By contrast, in the US, the stereotypical image of a reluctant server—perhaps an aspiring actor or a single parent working a second job—persists, regardless of its inaccuracy, even as chefs have elevated in the popular consciousness from grunts to geniuses. In the psychic dynamic that results, the tip is leverage to entice a worker who presumably doesn’t want to be there to do their job well: ‘Provide me with excellent service … or else.’
It’s a demeaning system, and restaurants are among the very few service-based industries where it isn’t assumed that doing a good job is a simple matter of fulfilling one’s responsibility.
It also has troubling roots associated with slavery and racism in the United States; post Civil War, many who had been enslaved had difficulty landing a job. One available option was to work in restaurants for tips, without any hourly compensation. Though things have changed, in more than eighty-percent of US states, employers aren’t required to pay tipped workers the full minimum wage, leaving them at the mercy of their customers.
The result is two distinct, sometimes competing, economies under the shared roof of a restaurant. The kitchen workers rely on a set hourly wage, while the dining-room team’s income fluctuates based on tips. Just what that means depends on the venue, the clientele, and the day. In upscale destination dining palaces, servers and captains might charm and upsell their way to astronomical tips, though the possibility of a petty or stingy customer is omnipresent. Meanwhile, in more casual restaurants that aren’t populated by the fancy and the foodies, extraordinary tips are more rare and lower tips more common.
The truth about tipping is that it’s a psychological construct. Most customers will tip in the neighbourhood of fifteen-percent, even if the service is mediocre. It’s part of the social contract of dining in a restaurant. Meanwhile, no matter how you look at it, the price of a restaurant meal is at once artificially inflated and deflated. You will pay more than the price on the menu, while at the same time the restaurant is likely operating on slim margins, and the food and service, even after the tip, is being sold for less than it should be to sustain the restaurant and humanely compensate its workers.
During the pandemic, many guests with the means to do so have lavished upwards of fifty-percent tips on servers waiting on a reduced number of tables in uncomfortable circumstances. This was the stated reason why Union Square Hospitality Group’s Danny Meyer discontinued his restaurants’ ‘Hospitality Included’ policy this summer. But there’s a grim flip side. “When a crisis hits, and tips disappear, all of these workers [who aren’t paid the minimum wage] have nothing to fall back on,” explains a Covid-specific section on the website of One Fair Wage, which among other goals, is working toward ending tipping as a practice. The organisation further points out that servers represent the largest workforce of women of colour. Just as Covid takes a greater toll on this community, so too does the economic result.
Where Meyer saw a reason to reinstate tipping, Jesse Cool—who owns and operates Flea Street Café in Menlo Park, California, about thirty miles south of San Francisco—saw a different opportunity in Covid.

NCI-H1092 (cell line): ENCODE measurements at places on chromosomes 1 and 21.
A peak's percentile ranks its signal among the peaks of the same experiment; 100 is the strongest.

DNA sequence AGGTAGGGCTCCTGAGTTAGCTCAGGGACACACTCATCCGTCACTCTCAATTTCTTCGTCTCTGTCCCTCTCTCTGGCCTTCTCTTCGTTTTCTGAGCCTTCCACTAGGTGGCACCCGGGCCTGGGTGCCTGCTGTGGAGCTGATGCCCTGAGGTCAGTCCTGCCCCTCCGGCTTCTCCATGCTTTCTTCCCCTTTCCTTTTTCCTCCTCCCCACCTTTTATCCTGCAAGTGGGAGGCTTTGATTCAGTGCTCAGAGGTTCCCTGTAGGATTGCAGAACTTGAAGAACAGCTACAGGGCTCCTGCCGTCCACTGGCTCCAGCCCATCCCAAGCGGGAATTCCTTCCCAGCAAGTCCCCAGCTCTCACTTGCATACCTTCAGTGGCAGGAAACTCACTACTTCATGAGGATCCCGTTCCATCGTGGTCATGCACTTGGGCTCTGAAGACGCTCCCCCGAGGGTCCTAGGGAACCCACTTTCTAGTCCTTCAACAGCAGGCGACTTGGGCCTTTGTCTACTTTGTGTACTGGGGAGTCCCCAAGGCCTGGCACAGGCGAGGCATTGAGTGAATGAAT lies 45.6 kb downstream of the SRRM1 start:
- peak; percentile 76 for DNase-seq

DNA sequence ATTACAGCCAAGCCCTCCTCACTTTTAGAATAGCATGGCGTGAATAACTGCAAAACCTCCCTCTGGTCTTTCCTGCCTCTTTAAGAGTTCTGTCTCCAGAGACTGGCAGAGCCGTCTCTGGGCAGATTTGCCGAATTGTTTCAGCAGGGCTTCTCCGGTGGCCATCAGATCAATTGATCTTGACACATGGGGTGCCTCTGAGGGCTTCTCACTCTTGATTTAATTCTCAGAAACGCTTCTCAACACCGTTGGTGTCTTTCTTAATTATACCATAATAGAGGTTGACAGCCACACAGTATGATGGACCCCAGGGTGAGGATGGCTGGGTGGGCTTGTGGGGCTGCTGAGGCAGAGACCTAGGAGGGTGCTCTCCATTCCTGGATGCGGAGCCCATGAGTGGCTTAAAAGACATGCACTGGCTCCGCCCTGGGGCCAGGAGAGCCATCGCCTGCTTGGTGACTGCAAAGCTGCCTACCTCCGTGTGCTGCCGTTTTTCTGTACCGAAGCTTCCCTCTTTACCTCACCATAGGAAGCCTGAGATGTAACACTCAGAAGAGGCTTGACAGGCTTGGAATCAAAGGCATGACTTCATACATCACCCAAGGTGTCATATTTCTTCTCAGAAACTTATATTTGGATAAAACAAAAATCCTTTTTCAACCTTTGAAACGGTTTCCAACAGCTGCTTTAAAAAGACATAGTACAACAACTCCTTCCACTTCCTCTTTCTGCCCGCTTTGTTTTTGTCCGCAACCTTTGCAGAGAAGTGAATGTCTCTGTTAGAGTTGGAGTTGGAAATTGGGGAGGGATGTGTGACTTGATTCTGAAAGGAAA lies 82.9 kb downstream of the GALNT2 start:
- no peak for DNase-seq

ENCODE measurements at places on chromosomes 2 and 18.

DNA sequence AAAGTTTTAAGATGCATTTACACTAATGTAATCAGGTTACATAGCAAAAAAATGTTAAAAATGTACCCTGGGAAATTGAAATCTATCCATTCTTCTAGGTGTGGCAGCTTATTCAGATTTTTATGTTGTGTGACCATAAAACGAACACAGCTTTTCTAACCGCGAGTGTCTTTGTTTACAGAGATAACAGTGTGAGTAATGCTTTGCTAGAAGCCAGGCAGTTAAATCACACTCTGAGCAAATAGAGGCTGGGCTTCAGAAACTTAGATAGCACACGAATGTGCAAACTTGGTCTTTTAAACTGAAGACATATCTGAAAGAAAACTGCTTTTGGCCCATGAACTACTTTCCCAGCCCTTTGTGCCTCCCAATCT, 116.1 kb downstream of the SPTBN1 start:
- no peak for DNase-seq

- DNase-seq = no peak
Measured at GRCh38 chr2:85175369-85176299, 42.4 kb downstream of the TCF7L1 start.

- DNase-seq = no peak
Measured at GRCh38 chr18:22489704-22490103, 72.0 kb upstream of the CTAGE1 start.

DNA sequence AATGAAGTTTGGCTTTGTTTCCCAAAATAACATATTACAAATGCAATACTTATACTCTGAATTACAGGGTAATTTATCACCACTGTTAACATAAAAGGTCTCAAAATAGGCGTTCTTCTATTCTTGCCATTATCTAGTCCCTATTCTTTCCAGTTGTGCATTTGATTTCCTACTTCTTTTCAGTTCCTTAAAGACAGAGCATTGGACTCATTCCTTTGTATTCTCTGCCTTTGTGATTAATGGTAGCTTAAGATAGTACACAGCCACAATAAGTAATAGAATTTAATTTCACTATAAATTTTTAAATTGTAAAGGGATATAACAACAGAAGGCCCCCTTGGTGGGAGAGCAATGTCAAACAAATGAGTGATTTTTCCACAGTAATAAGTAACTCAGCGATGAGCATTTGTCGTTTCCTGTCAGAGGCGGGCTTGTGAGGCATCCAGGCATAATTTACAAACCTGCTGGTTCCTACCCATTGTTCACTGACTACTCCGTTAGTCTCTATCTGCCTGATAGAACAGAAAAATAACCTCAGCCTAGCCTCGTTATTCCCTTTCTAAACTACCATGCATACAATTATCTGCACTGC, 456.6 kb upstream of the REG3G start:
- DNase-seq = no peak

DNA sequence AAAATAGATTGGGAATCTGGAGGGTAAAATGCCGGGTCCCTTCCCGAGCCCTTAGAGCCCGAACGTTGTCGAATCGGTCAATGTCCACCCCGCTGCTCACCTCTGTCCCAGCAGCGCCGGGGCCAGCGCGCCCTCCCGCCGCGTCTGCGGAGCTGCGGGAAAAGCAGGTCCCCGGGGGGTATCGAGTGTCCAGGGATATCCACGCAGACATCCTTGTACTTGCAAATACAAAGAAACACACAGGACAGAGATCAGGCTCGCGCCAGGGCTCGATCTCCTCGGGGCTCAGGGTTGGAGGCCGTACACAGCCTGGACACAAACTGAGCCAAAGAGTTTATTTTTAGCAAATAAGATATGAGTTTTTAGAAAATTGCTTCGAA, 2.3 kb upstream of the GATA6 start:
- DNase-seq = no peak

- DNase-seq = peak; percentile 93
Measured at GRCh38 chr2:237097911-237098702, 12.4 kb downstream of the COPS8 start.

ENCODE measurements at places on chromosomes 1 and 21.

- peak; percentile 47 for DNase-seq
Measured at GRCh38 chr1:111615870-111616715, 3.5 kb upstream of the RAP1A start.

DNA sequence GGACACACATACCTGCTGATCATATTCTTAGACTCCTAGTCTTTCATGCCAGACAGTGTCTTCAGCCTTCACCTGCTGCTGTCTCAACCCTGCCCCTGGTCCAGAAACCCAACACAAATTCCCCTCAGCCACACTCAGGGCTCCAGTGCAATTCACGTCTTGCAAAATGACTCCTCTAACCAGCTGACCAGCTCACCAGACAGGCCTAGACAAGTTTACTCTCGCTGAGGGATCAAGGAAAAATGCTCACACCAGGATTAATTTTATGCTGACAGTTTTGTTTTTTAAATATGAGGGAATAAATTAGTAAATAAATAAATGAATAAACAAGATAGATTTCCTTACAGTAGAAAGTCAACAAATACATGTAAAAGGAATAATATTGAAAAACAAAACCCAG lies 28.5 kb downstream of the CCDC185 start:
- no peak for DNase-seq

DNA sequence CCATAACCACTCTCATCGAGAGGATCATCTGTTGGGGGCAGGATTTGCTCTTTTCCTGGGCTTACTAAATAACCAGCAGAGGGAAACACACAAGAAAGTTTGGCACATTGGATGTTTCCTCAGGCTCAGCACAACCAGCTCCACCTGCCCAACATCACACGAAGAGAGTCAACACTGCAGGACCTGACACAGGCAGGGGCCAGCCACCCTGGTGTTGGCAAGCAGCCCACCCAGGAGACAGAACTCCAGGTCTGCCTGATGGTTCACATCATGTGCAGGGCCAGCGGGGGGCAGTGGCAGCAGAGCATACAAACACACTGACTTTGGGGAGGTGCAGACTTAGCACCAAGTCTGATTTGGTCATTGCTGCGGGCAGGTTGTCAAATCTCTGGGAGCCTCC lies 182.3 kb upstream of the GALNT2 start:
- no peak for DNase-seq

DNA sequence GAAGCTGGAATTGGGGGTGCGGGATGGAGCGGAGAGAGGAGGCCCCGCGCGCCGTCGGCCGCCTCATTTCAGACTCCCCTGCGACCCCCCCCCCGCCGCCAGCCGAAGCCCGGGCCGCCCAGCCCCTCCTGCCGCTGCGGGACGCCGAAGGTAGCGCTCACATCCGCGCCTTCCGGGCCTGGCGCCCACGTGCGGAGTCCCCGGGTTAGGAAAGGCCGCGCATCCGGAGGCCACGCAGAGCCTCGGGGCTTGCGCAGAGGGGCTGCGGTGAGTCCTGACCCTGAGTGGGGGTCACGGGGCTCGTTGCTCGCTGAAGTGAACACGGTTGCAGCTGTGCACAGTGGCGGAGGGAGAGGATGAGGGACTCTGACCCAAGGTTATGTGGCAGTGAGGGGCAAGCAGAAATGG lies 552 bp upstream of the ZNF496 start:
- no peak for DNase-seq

Cool has initiated a program she calls Heart of House. Essentially it’s a service charge that’s distributed evenly among the entire staff, everyone from porters and dishwashers, to cooks and servers. (The restaurant is currently not serving guests on premise due to the continuing pandemic.) By classifying it as a service charge, the restaurant pays taxes on it, and can distribute the monies as Cool sees fit.
Cool opened Flea Street Café in 1980, and has periodically considered breaking with the tip system, even though legal guidelines have prevented it.
“In the past, there were moments when I was borderline considering breaking the law because it prohibited us from distributing fairly,” says Cool. “Everything changed with Covid. All of a sudden, everything was possible. Justice was possible.”
The one hitch was the possibility that good servers, not believing they’d earn as much under a new system, wouldn’t return to work at the restaurant. Cool admits to being scared by that prospect. “But I didn’t care,” she says.
Heart of House is a sly reference to the elimination of the barrier between front of house and back of house. “I am both front of house and back of house, but my core values are of a cook, so I have deep compassion for what goes on back there,” she says.
In addition to cutting everyone in on the service charge, Cool has her team cross-training, with individuals performing tasks on different sides of the kitchen doors. Bartenders water plants and scrub the outdoor deck. Everybody washes dishes and mops the bathroom floors.
“The employees who have stayed are all rising up and using new skills,” says Cool. “They feel more equal in production and service.” And with the Heart of House income factored in, most of them are earning between $27US and $34US per hour, more than they were before.
If in 2020, one were to be tasked with creating a model of restaurant pricing and compensation, the tipping system would likely never occur to them. Like the Electoral College, this structure, with its roots in repudiated mores and politics, simply makes no sense today. But it gives customers a feeling of power, makes menu prices palatable, and is deeply ingrained in American dining society. It will take a concerted effort to end it. But winds of change are blowing through the industry and nothing right now is off the table.